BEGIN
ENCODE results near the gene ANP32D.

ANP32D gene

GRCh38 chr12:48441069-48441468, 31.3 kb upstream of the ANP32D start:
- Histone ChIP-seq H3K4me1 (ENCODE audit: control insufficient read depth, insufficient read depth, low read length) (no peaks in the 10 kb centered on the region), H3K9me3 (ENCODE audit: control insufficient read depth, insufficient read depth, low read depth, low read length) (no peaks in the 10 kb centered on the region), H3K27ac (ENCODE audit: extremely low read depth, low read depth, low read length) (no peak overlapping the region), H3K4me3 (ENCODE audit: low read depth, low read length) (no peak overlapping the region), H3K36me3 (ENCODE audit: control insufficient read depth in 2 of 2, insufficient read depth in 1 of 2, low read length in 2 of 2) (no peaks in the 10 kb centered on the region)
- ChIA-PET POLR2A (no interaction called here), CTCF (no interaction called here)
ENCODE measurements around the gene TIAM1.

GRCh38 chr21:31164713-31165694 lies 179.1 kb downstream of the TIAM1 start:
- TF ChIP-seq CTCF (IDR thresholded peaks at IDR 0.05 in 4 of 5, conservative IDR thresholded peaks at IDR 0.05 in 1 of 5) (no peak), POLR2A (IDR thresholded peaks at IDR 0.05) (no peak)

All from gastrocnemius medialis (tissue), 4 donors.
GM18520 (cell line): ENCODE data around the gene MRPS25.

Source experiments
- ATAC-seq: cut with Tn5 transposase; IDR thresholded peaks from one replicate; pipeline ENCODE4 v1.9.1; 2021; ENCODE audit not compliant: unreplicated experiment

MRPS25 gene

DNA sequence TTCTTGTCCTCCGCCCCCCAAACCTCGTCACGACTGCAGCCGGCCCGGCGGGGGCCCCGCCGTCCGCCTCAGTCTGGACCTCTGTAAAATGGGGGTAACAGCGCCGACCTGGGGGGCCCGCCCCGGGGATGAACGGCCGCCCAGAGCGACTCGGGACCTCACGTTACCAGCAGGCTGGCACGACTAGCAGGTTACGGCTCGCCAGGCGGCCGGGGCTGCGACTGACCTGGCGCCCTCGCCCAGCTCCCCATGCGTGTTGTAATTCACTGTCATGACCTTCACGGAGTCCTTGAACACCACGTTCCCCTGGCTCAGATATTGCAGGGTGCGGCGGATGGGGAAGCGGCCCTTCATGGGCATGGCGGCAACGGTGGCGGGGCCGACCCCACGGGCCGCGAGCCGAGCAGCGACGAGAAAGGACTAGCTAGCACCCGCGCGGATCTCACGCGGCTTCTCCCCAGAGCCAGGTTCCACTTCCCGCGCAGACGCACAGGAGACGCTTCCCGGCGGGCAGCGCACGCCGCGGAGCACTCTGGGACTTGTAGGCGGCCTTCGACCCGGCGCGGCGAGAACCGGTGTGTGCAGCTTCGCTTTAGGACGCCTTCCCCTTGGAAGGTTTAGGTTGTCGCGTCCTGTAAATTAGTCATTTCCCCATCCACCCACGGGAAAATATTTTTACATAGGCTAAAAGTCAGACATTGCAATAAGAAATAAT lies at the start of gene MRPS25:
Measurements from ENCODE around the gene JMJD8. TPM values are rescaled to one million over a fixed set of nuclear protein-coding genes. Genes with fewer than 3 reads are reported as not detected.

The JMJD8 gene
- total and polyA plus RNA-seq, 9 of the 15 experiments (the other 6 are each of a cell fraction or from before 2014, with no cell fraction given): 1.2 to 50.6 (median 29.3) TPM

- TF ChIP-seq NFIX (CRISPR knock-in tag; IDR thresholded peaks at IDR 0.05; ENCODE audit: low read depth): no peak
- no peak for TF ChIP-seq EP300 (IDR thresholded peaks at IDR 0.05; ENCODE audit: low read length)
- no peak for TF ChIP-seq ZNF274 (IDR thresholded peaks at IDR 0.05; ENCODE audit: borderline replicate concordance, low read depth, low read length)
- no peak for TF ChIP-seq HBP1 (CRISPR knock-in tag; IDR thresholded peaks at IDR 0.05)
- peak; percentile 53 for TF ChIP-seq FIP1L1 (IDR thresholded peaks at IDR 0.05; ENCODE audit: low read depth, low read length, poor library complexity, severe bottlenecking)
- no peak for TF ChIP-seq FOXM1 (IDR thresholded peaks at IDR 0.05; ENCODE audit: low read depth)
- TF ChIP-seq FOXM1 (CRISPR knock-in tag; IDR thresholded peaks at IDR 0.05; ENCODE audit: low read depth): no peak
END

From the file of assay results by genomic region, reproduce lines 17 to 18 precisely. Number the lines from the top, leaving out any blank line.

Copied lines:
- total and polyA plus RNA-seq, 9 of the 15 experiments (the other 6 are each of a cell fraction or from before 2014, with no cell fraction given): 1.2 to 50.6 (median 29.3) TPM

- TF ChIP-seq NFIX (CRISPR knock-in tag; IDR thresholded peaks at IDR 0.05; ENCODE audit: low read depth): no peak